As for the dehumidifier, it's now unplugged (not sledgehammered yet, sorry Martin--photos coming soon if this all works out!). Also, our plan as of last night is to replace the two hot water heaters with ones that dont need the two 8" high/low outside air vents coming into this room (with a tankless system or different tank system), and instead then route those two 8" vents into the HVAC furnace return air plenum to create more of a positively-pressurized house (per the great documents you have on the site).
As for the floor-joist rims (that's what i call them--it's the 2x10 dimensional boards that 'cap' the end of the floor joists that adjoin the OSB sheathing on the outside)...i'm still a little perplexed why they are not exhibiting signs of moisture or mold given they too were behind just the R-19 kraft bats (small pieces, of course, 16"x10" approx for each 'bay')? With only an R-value of ~1.8, they clearly arent doing much. Is it that they are providing a much tighter seal to the plywood for the floor above and to the top-plate of the 2x6 stud walls and thus provide at least a decent air barrier to the OSB behind them? And, that a a soft wood, they are absorbing some of the vapor coming from the inside of the room before that vapor gets to the OSB? Or, that we likely have moisture and mold on the OSB behind the dimensional wood and just wont ever see it?
I'm presuming to address these floor-joist bays, if we cant otherwise do the 1" of spray foam, then a good caulk bead should be sufficient, and then just put back the kraft R-19 pieces?
Lastly, what would you recommend for a waiting period from the time the drywall is finished (6-day process to get to textured surface) until painting? I expected we'd do this fairly soon thereafter. The drywall installer had planned to apply the PVA primer before spray-texturing and using one of the variants of hot-mud for quicker drying and use of less water--any issues with this approach?
If you connect two 8-inch-diameter outside air ducts to your forced-air distribution system, your house will be wildly overventilated (and dry). If you want to install this type of ventilation system -- called a central-fan-integrated supply ventilation system -- you need to include a FanCycler control, and you need to include motorized dampers and a commissioning process that verifies the air flow. For more information, see Designing a Good Ventilation System.
If your rim joists were insulated with R-1.8 insulation, then the insulation wasn't doing much. That means that the rim joists were warm -- and therefore didn't absorb moisture or condensation. For more information on rim joists, see Insulating rim joists.
What i had intended to ask is why would our rim joists not have any signs of moisture or mold even through they sit right in front of the OSB sheathing and behind the same R-19 batts? (note: there is no R-1.8 insulation of the rim joists, just the outside house envelope with the OSB...the R-1.8 is the estimated value of the side of the rim joists).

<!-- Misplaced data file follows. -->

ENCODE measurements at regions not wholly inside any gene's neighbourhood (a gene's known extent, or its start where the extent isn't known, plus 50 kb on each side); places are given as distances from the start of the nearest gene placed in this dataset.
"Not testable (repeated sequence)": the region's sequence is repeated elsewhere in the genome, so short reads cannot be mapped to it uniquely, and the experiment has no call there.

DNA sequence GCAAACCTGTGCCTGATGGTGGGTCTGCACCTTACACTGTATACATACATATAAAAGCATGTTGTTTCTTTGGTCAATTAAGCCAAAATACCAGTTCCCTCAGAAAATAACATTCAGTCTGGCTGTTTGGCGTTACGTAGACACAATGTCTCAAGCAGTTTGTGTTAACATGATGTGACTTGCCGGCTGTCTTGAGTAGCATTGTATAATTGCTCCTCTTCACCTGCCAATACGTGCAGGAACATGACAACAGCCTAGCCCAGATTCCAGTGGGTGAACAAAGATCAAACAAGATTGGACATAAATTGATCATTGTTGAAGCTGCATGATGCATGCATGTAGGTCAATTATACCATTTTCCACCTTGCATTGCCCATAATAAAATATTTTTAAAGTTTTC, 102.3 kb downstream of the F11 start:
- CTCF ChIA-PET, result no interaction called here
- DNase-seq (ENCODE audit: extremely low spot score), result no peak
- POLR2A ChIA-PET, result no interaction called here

So--how could the surface of the OSB be hitting temps lower than the dew point but not the rim joists right above them?
On the FanCycler control, we have that now connected to a 7" duct; we have programmed the control to open it as much as the programming will allow (i think 50% of a 24hr period). However, the concern that is not addressed in that document is coordinated timing: there is no guarantee that when systems that evacuate internal air (ie, bathroom fan during a shower, whole-house fan, cooktop, ...) the external damper via the FanCycler will be open, thus we cant ensure the house will be consistently positively pressurized. So, the proposal is to always be pulling some amount of outside air into the central system (at the expense of increased energy consumption, understood).
Peeling the kraft facers will do nothing good for the performance, and would only make it harder to install. To install it correctly you'd normally press it in at the corners and edges to make sure it's not leaving any gaps in those corners, then tug it back lightly to where the facer is just proud of the stud-edges, then compress it in place with the wallboard. Any electrical boxes should be pre-sealed with can-foam on the back side, and the batt needs to be trimmed to near perfection to fit around it. Wiring that penetrates the framing needs to be foam-sealed at every framing penetration, and the batt needs to be split, filling completety around the wiring with a minimum of gap. If you're not flash-foaming the OSB, seal the framing to the studs and stud-plate with a bead of acoustic-sealant caulk (which never gets brittle or hard), and the seams between any doubled-up plates. (This is a bit less critical if going with blown cellulose, since the pressure of the installation drives fiber into any leakage points. But it's still best practice to air seal the cavity, since you have the easy access now.)
Cellulose a 3lbs density or higher in a PNW climate will never settle. Settling in cellulose is a function of the depth of seasonal moisture cycling- the deeper the cycling, the higher the density. Your climate is SO temperate the indoor and outdoor humidity averages operate in such a narrow zone (compared to climates with cold dry winters and warm humid summers) that that settling is unlikely even at 2lbs density, but a minimal-dense-pack of 3lbs is more air retardent than 2lb cellulose.
The cellulose itself can take on significant moisture without reaching mold potential. The borates would be considered only "backup" from a mold point of view, but necessary for fire resistance. These products have a long an successful history of being protective of the structural timbers in many climates far more severe than yours. In a deep energy retrofit was involved with on a 3 story balloon framed house in central MA (US climate zone 5A), and when the walls were gutted the 30+ year old ~2lb density cellulose was still intact- fully filling the cavities, and self-supporting, and the framing timbers & sheathing were mold free, despite having no interior side vapor retarder. (I've seen sloppier lower-density installations that settled several inches in the first 10 years though.) In the retrofit the perfectly good cellulose got removed in order to better air-seal it, but it was definitely doing the job, and doing it quite well, despite being at a less than ideal density for the climate.